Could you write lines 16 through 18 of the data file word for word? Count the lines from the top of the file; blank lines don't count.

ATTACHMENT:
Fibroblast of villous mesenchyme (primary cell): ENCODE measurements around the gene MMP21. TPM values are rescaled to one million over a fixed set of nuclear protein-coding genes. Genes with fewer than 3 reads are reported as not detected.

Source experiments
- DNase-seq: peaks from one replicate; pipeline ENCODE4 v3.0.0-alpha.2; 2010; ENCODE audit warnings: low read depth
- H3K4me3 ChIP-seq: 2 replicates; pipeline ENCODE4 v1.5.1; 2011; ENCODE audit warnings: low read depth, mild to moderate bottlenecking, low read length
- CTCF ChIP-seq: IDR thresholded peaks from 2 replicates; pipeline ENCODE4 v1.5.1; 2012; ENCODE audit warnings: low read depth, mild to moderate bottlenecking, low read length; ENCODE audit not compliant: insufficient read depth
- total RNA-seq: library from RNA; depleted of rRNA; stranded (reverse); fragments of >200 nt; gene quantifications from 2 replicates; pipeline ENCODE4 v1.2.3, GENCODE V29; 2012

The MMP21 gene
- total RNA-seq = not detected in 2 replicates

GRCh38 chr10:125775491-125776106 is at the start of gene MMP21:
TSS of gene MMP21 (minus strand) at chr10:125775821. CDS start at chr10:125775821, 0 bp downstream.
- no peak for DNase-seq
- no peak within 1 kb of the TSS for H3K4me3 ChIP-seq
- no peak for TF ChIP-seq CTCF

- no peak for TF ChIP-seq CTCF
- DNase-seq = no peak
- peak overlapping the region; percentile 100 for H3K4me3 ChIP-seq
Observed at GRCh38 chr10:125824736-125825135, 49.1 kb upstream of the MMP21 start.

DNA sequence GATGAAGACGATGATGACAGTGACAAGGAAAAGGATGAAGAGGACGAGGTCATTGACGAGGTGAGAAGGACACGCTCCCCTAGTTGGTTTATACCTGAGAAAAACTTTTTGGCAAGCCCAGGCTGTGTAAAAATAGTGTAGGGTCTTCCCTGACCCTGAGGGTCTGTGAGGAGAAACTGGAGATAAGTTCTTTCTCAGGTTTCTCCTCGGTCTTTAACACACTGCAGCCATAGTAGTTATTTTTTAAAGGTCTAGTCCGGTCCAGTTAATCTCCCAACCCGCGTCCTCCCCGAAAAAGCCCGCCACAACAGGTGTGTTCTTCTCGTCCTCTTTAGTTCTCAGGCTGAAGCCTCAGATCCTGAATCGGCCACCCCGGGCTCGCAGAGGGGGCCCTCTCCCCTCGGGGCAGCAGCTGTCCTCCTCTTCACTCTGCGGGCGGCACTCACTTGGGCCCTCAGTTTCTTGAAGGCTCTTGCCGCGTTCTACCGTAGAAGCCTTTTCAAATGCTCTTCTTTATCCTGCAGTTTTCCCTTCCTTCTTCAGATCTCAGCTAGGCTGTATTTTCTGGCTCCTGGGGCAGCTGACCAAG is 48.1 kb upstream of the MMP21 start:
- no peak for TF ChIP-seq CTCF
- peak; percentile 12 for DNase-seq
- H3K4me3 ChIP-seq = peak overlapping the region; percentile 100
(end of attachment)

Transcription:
- peak overlapping the region; percentile 100 for H3K4me3 ChIP-seq
Observed at GRCh38 chr10:125824736-125825135, 49.1 kb upstream of the MMP21 start.

DNA sequence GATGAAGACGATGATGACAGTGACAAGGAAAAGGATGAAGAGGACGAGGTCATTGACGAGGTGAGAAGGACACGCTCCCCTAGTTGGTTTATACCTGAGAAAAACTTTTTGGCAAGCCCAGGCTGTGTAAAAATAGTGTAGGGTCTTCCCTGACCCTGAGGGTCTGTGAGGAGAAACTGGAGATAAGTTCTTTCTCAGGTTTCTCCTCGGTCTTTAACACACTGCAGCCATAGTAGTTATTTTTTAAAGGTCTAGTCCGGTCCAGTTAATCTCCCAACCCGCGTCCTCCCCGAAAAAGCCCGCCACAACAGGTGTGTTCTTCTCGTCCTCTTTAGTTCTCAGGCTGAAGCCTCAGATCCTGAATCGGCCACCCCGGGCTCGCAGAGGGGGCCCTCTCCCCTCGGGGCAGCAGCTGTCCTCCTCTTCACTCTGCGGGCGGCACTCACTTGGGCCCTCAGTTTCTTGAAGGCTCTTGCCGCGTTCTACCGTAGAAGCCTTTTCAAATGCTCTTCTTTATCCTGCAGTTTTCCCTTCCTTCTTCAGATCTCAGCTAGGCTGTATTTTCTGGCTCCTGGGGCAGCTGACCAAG is 48.1 kb upstream of the MMP21 start: